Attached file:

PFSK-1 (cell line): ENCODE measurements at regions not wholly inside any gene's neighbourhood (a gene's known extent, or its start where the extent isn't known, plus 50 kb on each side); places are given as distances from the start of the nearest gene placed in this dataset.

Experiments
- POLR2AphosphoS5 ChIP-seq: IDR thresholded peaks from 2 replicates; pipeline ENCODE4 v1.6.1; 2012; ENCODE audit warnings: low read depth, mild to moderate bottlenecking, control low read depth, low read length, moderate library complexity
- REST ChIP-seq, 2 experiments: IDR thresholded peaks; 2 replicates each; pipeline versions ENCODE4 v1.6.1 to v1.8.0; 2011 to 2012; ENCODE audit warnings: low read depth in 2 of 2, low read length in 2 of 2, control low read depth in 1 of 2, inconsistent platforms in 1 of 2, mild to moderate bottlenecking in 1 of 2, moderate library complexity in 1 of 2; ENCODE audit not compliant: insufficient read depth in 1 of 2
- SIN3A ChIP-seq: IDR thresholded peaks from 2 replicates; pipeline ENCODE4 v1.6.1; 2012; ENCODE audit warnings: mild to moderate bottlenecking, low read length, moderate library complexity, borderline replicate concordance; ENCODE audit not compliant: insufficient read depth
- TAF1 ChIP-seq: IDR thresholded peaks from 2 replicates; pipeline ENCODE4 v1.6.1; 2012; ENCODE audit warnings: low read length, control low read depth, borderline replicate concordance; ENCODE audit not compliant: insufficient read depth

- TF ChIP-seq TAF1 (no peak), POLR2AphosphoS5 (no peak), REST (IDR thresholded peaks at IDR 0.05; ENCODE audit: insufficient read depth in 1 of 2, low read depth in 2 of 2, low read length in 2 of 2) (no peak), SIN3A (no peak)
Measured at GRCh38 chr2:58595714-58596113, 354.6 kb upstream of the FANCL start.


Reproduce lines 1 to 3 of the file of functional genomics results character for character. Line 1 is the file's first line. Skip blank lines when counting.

PFSK-1 (cell line): ENCODE measurements at regions not wholly inside any gene's neighbourhood (a gene's known extent, or its start where the extent isn't known, plus 50 kb on each side); places are given as distances from the start of the nearest gene placed in this dataset.

Experiments
- POLR2AphosphoS5 ChIP-seq: IDR thresholded peaks from 2 replicates; pipeline ENCODE4 v1.6.1; 2012; ENCODE audit warnings: low read depth, mild to moderate bottlenecking, control low read depth, low read length, moderate library complexity